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Re: AWWSW status (F2F prep)

From: Jonathan Rees <jar@creativecommons.org>
Date: Wed, 17 Mar 2010 15:21:28 -0400
Message-ID: <760bcb2a1003171221o6047fcfase58e5c1cd75cb9e@mail.gmail.com>
To: Michael Hausenblas <michael.hausenblas@deri.org>
Cc: AWWSW TF <public-awwsw@w3.org>
A positive message on the www-tag list would say I'm not alone in
saying these nutty things... that might be helpful

On Wed, Mar 17, 2010 at 2:38 PM, Michael Hausenblas
<michael.hausenblas@deri.org> wrote:
> Perfectly fine with me - thanks a lot for the brilliant summary. Shall I
> reply on TAG list or is sufficient, here that I agree with it?
> Cheers,
>      Michael
> --
> Dr. Michael Hausenblas
> LiDRC - Linked Data Research Centre
> DERI - Digital Enterprise Research Institute
> NUIG - National University of Ireland, Galway
> Ireland, Europe
> Tel. +353 91 495730
> http://linkeddata.deri.ie/
> http://sw-app.org/about.html
>> From: Jonathan Rees <jar@creativecommons.org>
>> Date: Wed, 17 Mar 2010 14:35:05 -0400
>> To: AWWSW TF <public-awwsw@w3.org>
>> Subject: Fwd: AWWSW status (F2F prep)
>> Resent-From: AWWSW TF <public-awwsw@w3.org>
>> Resent-Date: Wed, 17 Mar 2010 18:35:41 +0000
>> sorry, i had to send this off without your review, as i was already 4
>> days late on my tag f2f prep. hope it's ok.
>> -Jonathan
>> ---------- Forwarded message ----------
>> From: Jonathan Rees <jar@creativecommons.org>
>> Date: Wed, Mar 17, 2010 at 2:15 PM
>> Subject: AWWSW status (F2F prep)
>> To: www-tag@w3.org
>> AWWSW status (F2F prep)
>> The AWWSW group was started because Alan Ruttenberg and I were doing
>> quite a bit of ontology design and ontology advising and didn't
>> understand the resource/representation relationship (and the
>> "information resource" idea, which is intimately bound up with it)
>> well enough to do our work or guide others.  The question comes up
>> when you have things that you want to give a URI to, and you want to
>> use 200 responses (non-# non-303 URI), but want to be protected
>> against someone coming along later and saying "hey, that's not an
>> information resource," or "but you said it's an IR, and that implies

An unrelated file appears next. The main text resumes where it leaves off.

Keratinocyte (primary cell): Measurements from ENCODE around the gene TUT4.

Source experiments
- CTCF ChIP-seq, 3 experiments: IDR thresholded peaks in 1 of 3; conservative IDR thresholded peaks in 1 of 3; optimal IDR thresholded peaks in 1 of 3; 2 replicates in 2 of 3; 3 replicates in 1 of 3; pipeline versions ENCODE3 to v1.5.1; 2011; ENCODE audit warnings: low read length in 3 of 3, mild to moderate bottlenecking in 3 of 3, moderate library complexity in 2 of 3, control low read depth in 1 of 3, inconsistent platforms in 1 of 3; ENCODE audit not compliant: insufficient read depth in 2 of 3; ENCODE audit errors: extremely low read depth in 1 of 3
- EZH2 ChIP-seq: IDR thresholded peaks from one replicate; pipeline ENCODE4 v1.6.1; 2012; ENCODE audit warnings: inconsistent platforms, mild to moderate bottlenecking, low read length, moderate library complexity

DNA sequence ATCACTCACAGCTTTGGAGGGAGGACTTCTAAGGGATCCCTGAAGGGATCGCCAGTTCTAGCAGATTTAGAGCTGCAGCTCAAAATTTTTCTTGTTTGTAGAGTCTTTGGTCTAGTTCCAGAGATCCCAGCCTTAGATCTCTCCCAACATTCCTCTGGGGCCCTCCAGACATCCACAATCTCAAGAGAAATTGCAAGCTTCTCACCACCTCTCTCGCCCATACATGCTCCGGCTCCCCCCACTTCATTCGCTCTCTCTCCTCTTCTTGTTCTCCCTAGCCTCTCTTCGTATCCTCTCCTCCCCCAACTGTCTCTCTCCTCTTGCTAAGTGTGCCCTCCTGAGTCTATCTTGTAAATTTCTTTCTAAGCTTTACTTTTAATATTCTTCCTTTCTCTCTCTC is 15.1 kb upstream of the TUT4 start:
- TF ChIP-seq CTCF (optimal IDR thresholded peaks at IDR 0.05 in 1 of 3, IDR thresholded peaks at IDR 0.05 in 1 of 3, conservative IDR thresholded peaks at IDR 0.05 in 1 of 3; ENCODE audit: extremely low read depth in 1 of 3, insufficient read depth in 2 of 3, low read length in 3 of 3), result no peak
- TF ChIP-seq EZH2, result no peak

>> xxx" where you don't mean to say xxx, or "that's an IR, but not the one
>> you want it to be".
>> This is dual (equivalent) to the question: Suppose you get 200
>> responses, is it OK to then decide that the named resource
>> is some particular thing or has certain properties?  E.g., if I am
>> the owner of dx.doi.org, can I say that the URI
>> http://dx.doi.org/10.1093/bib/bbn051 names the journal article
>> that's indicated in the representation (so that I can license others to use
>> the URI when recording metadata)?  (Note that this is a subtle
>> example.  The httpRange-14 rule by itself is not adequate to rule this in or
>> out.  In particular the representation might fail to be "of" the
>> journal article even if we decide the journal article is an IR.  Also
>> there is redirection involved, which complicates things further.)
>> Alan and I approached the TAG, which said essentially "you figure it out."
>> (Shortly thereafter I discovered that I was on the TAG.)
>> Some ontologies where this is an issue include FRBR, Dublin Core,
>> Bibo, SWAN, CiTO, IAO, and IRW, but as the practice of metadata
>> deployment, document and media annotation, etc. increases
>> (perhaps with the help of the Link: header?), I expect there to be
>> many more.
>> A broader motivation, which I share with TimBL, is that if we had a
>> logical framework (perhaps expressible in RDF or OWL), we'd have a
>> tool that we could use to help clear up a number of number of web
>> architecture muddles.  httpRange-14 is just an example; another
>> recent one on www-tag was "are HTML elements information
>> resources?"
>> A third motivation is that an RDF vocabulary for webarch could be
>> useful in a number of application domains, e.g. testing and
>> validation, or recording change logs (e.g. Memento), or "HTTP over
>> SPARQL", or further developing Tim's generic resources ontology
>> (genont).
>> Additional concerns have been raised in the group about how
>> URIs might become bound to things, but I have not pursued
>> this (yet). My current theory is that URI binding is a personal matter
>> subject to your belief set, and how you come to that is your
>> own business. You may choose to let what happens on the
>> Web influence your beliefs, and there may be a recommended
>> elective way to allow this to happen, and